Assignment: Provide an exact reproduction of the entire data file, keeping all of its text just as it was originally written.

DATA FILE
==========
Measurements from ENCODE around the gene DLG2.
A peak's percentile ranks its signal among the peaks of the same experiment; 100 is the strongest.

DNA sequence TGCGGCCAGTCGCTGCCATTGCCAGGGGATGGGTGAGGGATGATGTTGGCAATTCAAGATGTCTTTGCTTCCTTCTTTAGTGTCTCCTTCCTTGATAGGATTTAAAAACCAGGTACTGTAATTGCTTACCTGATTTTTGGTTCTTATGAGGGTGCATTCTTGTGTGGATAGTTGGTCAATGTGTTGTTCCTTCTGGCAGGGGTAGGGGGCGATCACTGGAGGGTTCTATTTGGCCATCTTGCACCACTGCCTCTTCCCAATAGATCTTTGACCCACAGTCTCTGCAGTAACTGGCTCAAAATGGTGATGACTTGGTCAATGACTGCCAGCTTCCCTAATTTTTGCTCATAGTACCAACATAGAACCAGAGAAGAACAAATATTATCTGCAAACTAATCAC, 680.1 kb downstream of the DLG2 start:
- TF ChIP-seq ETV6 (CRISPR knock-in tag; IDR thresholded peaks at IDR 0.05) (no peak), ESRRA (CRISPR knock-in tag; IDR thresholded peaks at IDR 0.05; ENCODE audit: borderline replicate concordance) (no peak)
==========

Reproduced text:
Measurements from ENCODE around the gene DLG2.
A peak's percentile ranks its signal among the peaks of the same experiment; 100 is the strongest.

DNA sequence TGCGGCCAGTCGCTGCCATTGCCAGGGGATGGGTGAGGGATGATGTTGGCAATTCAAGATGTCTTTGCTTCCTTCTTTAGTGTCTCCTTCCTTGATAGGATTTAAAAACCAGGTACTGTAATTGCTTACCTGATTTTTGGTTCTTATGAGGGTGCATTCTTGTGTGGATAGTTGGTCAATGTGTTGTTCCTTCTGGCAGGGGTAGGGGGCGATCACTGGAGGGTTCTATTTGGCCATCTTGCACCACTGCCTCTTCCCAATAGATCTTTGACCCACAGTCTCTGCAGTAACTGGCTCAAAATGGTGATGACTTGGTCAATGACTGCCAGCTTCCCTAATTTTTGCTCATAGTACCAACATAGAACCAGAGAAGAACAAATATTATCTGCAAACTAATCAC, 680.1 kb downstream of the DLG2 start:
- TF ChIP-seq ETV6 (CRISPR knock-in tag; IDR thresholded peaks at IDR 0.05) (no peak), ESRRA (CRISPR knock-in tag; IDR thresholded peaks at IDR 0.05; ENCODE audit: borderline replicate concordance) (no peak)